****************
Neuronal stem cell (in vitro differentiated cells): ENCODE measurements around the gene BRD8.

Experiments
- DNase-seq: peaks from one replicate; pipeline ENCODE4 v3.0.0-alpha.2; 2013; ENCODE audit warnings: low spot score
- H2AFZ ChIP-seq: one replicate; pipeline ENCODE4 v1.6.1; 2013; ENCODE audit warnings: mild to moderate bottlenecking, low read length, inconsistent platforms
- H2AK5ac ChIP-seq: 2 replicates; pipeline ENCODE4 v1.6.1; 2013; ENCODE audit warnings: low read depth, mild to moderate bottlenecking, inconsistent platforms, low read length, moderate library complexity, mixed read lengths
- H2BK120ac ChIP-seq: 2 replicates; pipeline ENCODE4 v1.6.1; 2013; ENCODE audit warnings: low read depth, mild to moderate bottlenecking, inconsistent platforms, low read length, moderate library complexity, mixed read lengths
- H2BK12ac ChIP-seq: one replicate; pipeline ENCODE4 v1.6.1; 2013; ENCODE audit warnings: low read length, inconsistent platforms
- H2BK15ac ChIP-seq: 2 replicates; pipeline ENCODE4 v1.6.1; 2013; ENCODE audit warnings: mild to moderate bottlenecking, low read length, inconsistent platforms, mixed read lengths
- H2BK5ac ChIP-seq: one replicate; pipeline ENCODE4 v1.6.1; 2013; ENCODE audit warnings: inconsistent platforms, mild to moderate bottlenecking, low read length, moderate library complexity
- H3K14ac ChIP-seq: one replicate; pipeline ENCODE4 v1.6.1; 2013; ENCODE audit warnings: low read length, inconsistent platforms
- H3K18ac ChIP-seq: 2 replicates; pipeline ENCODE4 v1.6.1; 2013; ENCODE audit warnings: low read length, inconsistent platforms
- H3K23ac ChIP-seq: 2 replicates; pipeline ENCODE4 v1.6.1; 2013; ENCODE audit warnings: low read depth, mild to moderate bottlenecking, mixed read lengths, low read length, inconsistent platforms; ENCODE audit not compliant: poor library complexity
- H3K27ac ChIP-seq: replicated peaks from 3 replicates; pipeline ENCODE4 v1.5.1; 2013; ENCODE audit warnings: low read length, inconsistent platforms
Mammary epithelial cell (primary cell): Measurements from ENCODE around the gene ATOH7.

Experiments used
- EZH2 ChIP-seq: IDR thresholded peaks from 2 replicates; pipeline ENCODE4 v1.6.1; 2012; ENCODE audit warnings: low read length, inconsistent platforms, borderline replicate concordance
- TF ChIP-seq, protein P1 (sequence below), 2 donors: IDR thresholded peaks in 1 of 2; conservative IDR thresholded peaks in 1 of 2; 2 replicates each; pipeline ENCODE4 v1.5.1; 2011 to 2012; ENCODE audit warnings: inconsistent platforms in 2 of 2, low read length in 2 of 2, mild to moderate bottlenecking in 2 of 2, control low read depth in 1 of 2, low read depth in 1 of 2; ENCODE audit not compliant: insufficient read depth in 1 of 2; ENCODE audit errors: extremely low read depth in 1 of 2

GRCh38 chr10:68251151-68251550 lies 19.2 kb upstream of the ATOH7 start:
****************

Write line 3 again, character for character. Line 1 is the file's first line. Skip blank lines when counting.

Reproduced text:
- DNase-seq: peaks from one replicate; pipeline ENCODE4 v3.0.0-alpha.2; 2013; ENCODE audit warnings: low spot score